If you are planning your estate, you should not forget to think about the possibility of your incapacitation. After all, a serious illness or catastrophic injury may render you unable to make critical decisions about the medical care you need.
By naming a health care agent, you have someone who can make important decisions on your behalf. Naturally, because medical procedures and end-of-life care can be sensitive topics, you want to choose a health care agent who is likely to do what you would do.
Can your spouse do the job?
As the Texas Medical Association notes, state law places few restrictions on who may serve as health care agents. Therefore, you are mostly free to pick anyone you want. Because of the nature of marriage, many Texans ask their spouse to do the job. Still, if you think your spouse is not likely to respect your wishes, you may want to pick someone else.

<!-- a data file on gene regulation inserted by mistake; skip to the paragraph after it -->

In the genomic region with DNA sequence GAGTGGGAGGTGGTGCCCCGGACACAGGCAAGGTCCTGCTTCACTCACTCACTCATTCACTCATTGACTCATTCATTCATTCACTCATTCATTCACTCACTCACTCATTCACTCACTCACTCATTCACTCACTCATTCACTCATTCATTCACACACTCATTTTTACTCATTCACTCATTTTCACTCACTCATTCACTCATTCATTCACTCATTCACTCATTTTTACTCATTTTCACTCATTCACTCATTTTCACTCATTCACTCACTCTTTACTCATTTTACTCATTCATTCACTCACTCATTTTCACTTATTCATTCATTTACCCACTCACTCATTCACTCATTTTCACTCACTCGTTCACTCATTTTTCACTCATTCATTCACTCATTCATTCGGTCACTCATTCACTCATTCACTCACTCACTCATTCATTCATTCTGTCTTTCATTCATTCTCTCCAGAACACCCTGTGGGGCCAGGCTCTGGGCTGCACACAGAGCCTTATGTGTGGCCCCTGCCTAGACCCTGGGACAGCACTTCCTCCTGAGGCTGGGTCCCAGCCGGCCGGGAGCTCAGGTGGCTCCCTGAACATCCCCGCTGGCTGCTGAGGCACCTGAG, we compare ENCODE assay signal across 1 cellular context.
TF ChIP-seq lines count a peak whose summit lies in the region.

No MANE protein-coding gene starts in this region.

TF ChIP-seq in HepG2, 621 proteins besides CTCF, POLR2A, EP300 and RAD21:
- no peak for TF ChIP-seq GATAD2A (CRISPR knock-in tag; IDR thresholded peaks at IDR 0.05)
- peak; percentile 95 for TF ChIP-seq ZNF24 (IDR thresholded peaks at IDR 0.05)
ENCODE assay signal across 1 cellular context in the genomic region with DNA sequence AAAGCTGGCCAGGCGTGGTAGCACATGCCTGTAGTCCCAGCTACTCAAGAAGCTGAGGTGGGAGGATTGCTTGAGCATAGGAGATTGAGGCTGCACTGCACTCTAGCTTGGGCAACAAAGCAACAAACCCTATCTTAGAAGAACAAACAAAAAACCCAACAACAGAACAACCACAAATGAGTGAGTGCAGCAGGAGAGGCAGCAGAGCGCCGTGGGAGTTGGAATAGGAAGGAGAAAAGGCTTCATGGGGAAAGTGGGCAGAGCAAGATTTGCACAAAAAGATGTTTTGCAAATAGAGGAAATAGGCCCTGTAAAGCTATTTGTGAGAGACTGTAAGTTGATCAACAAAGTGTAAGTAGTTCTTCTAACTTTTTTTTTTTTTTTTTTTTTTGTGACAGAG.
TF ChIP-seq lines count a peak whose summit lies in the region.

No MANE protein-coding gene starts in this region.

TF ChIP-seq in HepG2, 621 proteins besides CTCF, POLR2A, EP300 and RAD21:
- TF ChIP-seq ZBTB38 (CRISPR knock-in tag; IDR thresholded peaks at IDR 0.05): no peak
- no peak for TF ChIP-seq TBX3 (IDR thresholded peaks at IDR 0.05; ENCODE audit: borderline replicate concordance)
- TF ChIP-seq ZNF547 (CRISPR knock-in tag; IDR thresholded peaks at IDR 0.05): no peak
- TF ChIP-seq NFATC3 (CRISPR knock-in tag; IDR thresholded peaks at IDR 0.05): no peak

Does the person understand your wishes?
Before choosing your health care agent, you should write down your moral, religious, financial and medical beliefs. By designating someone who understands and agrees with these values, you increase the chances your agent will respect your wishes.
Is your agent available?
Doctors may only have a limited time to treat or resuscitate you, so they need to be able to reach your health care agent quickly. Consequently, you should consider availability when designating your agent. You may also want to choose a backup agent who can make medical decisions for you when your primary agent is unavailable.
Ultimately, by taking the destination of your health care agent as seriously as possible, you can find the right person or persons for the job.